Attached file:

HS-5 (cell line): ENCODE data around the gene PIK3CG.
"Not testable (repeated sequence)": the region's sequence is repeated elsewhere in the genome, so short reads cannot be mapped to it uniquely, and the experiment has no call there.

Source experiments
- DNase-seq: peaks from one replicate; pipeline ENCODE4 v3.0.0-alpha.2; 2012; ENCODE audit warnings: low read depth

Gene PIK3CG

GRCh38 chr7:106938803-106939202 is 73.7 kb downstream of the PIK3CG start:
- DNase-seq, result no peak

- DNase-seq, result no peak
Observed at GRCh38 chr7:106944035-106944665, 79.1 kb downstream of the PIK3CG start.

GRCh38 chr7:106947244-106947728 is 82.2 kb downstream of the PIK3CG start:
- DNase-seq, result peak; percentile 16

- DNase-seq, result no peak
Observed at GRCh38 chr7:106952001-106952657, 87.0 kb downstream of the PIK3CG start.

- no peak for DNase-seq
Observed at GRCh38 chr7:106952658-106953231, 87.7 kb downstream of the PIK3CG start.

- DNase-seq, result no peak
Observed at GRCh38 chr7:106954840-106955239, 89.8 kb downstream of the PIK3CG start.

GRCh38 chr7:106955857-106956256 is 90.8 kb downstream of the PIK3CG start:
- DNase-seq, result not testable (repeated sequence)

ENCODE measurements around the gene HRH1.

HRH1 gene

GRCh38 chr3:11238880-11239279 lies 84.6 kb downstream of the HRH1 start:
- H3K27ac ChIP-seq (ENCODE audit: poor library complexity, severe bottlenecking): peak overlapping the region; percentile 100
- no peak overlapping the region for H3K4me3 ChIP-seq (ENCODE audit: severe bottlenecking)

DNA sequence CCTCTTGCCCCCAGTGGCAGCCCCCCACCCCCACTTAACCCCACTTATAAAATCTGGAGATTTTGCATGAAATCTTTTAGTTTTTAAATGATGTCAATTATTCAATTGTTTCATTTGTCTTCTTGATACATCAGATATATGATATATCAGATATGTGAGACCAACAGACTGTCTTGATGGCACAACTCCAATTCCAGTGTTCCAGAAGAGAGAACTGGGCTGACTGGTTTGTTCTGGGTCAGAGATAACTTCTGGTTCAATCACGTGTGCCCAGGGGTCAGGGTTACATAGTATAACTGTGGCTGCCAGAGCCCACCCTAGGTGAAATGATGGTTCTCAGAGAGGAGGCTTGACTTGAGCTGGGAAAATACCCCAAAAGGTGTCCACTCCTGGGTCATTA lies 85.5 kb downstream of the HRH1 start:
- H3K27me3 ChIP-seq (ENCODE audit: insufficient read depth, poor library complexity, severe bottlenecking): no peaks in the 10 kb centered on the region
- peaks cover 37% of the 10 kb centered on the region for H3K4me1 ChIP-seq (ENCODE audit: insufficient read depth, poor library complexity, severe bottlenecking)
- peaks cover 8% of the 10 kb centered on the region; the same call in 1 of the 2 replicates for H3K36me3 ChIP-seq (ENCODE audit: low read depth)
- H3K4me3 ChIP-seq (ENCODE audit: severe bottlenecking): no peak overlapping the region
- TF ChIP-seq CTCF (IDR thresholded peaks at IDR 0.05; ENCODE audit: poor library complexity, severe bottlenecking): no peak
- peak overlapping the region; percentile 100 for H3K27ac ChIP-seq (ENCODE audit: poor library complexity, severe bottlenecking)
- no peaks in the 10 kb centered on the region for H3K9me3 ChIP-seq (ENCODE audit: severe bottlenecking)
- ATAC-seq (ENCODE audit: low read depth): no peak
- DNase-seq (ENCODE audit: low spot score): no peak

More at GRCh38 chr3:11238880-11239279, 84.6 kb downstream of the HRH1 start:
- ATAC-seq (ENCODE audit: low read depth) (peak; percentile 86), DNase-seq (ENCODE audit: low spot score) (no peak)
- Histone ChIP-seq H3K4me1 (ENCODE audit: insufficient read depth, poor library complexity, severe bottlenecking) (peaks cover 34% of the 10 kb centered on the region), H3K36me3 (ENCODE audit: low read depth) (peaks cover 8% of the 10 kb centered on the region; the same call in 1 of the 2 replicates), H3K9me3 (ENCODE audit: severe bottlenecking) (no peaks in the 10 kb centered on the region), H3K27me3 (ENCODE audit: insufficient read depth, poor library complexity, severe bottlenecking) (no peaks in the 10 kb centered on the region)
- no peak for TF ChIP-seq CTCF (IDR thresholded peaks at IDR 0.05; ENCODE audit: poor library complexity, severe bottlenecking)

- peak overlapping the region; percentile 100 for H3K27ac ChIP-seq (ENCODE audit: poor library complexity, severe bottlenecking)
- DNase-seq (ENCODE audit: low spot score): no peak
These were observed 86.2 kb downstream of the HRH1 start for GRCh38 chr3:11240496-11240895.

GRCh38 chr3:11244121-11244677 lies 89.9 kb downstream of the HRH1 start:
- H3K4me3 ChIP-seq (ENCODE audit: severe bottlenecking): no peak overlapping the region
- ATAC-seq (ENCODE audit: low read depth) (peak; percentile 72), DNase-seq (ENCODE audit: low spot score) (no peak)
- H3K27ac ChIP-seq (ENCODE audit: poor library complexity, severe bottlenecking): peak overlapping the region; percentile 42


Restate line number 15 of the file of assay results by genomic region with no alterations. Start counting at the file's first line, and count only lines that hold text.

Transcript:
Observed at GRCh38 chr7:106952658-106953231, 87.7 kb downstream of the PIK3CG start.